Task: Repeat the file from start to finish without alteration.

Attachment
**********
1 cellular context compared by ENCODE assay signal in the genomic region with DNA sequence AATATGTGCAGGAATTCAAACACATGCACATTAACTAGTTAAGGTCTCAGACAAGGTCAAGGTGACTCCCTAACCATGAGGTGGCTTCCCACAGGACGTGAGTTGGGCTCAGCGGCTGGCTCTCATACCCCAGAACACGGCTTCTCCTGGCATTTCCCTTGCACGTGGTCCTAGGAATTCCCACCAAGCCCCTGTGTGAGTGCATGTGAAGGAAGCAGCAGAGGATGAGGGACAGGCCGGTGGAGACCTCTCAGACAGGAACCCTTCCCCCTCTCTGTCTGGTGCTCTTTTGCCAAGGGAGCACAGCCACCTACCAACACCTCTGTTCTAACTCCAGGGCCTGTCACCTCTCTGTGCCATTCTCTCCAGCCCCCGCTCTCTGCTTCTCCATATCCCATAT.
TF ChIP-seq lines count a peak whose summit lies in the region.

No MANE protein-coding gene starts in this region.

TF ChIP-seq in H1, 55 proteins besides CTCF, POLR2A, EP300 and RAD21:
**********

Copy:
1 cellular context compared by ENCODE assay signal in the genomic region with DNA sequence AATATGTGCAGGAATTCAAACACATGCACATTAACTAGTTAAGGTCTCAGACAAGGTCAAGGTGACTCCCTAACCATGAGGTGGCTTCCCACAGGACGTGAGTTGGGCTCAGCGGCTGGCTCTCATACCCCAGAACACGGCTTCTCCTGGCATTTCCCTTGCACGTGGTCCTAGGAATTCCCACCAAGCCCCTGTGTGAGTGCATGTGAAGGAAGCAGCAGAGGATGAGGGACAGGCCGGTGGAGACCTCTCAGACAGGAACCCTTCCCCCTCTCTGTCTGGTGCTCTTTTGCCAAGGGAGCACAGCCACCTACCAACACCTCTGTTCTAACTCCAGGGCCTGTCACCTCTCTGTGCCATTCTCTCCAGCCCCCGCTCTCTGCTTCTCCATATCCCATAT.
TF ChIP-seq lines count a peak whose summit lies in the region.

No MANE protein-coding gene starts in this region.

TF ChIP-seq in H1, 55 proteins besides CTCF, POLR2A, EP300 and RAD21: